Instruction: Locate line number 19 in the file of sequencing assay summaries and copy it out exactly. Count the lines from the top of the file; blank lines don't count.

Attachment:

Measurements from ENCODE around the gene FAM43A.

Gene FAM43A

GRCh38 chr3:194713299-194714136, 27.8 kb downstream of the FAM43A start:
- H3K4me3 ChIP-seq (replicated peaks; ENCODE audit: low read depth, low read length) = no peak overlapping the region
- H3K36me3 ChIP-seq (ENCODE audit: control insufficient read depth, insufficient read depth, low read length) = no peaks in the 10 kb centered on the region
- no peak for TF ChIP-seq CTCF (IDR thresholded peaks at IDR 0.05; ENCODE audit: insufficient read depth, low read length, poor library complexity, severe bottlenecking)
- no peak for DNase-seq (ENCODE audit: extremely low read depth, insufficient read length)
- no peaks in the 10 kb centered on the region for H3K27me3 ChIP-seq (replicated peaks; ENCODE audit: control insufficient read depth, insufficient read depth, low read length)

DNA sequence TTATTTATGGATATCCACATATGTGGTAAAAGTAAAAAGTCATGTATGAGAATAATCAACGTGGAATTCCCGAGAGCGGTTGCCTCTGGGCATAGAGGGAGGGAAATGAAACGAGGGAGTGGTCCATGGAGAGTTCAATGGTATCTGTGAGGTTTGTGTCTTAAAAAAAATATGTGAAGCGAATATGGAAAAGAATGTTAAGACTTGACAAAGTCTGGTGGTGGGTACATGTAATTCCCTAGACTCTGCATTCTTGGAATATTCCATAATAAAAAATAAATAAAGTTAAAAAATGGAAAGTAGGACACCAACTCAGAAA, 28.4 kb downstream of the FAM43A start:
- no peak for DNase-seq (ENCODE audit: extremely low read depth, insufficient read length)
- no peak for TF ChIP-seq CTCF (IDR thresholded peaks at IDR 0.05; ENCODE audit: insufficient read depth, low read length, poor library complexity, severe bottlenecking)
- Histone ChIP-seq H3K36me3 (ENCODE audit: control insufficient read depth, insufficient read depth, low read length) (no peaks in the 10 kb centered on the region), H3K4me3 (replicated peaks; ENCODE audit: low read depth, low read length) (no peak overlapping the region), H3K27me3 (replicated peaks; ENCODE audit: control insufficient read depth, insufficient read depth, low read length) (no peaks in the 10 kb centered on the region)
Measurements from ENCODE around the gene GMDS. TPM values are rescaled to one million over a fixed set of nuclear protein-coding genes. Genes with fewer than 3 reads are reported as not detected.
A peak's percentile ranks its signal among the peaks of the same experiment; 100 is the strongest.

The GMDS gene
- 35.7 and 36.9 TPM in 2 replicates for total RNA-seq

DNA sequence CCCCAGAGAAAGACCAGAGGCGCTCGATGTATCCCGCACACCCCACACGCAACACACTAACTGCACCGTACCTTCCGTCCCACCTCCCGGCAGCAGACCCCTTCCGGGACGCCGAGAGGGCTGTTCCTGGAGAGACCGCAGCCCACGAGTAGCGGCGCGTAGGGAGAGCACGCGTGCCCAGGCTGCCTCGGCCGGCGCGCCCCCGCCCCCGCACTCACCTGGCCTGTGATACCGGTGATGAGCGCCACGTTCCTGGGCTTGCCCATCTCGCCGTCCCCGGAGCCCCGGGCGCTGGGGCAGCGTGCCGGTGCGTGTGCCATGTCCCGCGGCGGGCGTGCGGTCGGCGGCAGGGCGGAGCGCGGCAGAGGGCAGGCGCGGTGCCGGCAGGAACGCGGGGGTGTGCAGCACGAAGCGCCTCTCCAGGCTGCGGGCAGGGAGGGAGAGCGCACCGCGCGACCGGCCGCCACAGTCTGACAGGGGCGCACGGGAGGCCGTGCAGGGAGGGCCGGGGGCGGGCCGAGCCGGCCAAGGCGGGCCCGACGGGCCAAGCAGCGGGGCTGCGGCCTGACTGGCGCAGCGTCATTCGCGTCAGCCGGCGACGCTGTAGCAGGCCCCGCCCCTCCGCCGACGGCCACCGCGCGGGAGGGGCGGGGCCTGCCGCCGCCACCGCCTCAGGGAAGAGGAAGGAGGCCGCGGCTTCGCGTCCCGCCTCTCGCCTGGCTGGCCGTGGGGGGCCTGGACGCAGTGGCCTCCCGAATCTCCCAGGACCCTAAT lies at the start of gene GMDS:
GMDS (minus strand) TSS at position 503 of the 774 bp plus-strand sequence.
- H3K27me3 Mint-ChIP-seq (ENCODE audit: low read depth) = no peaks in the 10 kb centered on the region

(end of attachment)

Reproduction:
- H3K27me3 Mint-ChIP-seq (ENCODE audit: low read depth) = no peaks in the 10 kb centered on the region